Iceman #8, Marvel

Bobby Drake is out of the closet, and so is his younger self, the one thrown forward in time. So it’s natural to want to try and build a relationship with the Drake parents, right? Sina Grace and Robert Gill take what could be typical convoluted comic book weirdness and make it genuinely touching. While Grace’s wit is in full effect here — Bobby at one point literally freezing — the younger Bobby’s freakout at his parents and their attitudes has more of a sting to it. It illustrates why, exactly, it took so long for Iceman to admit the truth about himself — to himself or others.

The Mighty Crusaders #1, Archie Comics

Ian Flynn and Kelsey Shannon revive Archie’s superheroes in what seems, at first, to be an unreconstructed team book straight from the Silver Age. Flynn, who spent years writing the highly popular Sonic The Hedgehog comics, begins to shift the focus once the team’s done beating up a human/dinosaur hybrid, however, and we discover that it’s really about how running a team is a messy, complicated business both literally and emotionally. Shannon has some clean, fun heroic art, and this is a good basis to see if Archie’s heroes can finally stick.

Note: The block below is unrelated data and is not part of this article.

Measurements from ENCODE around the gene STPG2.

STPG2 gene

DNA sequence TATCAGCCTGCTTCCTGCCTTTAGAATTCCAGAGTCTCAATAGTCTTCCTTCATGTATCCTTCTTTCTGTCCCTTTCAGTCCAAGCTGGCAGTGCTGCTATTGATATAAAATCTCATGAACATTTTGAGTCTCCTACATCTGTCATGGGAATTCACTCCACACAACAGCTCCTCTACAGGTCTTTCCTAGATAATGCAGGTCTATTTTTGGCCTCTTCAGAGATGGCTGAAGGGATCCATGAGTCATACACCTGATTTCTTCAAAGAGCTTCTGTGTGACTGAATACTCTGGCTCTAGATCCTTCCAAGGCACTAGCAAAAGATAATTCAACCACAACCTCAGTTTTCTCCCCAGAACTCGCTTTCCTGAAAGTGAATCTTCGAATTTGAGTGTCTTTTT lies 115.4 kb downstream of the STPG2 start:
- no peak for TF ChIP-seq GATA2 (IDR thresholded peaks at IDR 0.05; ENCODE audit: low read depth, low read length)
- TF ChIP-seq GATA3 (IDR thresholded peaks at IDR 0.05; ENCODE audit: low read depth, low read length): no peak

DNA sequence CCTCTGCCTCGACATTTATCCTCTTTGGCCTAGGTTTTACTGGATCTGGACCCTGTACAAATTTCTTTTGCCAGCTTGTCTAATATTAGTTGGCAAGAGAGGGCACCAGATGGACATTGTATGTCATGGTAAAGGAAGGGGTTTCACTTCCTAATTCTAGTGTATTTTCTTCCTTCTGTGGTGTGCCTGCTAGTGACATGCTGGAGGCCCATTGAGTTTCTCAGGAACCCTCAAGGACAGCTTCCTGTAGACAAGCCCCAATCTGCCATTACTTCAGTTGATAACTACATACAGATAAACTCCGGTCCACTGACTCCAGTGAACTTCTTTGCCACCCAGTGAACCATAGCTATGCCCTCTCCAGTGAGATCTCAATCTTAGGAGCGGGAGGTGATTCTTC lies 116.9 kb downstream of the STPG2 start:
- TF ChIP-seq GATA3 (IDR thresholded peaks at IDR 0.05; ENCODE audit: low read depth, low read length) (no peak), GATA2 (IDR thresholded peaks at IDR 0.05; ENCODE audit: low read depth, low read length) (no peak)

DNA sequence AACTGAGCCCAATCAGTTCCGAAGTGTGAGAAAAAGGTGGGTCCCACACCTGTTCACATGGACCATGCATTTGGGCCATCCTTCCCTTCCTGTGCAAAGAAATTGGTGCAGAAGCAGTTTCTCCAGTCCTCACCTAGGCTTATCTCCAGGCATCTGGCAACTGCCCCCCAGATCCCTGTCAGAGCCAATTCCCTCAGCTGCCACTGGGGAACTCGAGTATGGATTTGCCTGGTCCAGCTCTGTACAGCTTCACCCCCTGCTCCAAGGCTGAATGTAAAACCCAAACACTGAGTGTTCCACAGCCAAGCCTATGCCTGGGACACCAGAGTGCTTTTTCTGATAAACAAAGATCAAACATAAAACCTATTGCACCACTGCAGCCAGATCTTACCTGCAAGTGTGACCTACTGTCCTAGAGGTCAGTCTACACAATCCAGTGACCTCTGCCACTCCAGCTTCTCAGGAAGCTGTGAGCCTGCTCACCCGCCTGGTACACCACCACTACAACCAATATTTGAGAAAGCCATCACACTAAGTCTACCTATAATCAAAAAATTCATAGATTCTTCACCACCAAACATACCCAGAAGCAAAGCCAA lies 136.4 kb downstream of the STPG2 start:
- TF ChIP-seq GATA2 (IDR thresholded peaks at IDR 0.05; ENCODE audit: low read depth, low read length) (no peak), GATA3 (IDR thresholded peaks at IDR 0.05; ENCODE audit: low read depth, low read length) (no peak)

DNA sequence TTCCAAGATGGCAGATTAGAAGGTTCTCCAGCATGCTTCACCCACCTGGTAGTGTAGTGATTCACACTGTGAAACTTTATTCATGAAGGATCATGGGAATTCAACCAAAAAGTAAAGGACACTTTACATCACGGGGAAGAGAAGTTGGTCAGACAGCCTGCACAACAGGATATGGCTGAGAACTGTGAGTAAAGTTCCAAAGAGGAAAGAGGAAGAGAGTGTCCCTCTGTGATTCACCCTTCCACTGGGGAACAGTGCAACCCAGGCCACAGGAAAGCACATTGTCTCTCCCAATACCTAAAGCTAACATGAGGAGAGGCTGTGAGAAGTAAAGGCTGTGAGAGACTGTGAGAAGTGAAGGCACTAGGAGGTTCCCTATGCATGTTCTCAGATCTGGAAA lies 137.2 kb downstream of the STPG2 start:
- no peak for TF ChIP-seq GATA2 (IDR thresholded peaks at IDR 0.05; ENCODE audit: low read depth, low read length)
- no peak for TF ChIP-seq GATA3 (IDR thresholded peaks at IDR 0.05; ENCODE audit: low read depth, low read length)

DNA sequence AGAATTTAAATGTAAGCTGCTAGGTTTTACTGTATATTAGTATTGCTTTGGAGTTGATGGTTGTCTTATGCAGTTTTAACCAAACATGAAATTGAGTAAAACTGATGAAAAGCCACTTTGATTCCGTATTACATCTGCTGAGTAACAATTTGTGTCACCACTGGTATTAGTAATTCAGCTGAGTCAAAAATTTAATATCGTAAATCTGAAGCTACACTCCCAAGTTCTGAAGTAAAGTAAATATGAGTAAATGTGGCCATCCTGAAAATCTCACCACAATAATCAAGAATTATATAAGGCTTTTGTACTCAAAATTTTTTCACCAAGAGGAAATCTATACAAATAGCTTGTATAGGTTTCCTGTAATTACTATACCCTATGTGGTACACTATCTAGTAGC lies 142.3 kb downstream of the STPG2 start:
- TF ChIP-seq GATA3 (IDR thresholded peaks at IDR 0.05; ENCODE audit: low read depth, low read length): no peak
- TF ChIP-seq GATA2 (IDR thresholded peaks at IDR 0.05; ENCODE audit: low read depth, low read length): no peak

Rocko’s Modern Life #1, BOOM! Studios

The cartoon our parents really should not have let us watch has returned in comic book form. Ryan Ferrier and Ian McGinty have the unenviable task of updating the edgy ’90s comedy without losing the tone, and they pull it off. McGinty keeps the design of the show while putting his own spin on it, and Ferrier nails the anxious cringe comedy as Rocko, a nervous wallaby, is fired from his job and has to discover new and more humiliating depths.


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    Thanks Dan. I’m in for Batman #36 and Paradiso #1.

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Miguel Makes The Case For Love On His Sultry, Immersive Album War  Leisure

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DVSN Are Rekindling RBs Love Affair With Melody With The Morning After

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From: http://uproxx.com/hitfix/batman-superman-best-new-comics-december-6th/

Alan Moore’s Classic Superman ‘Villain’ Makes Its DC Rebirth Return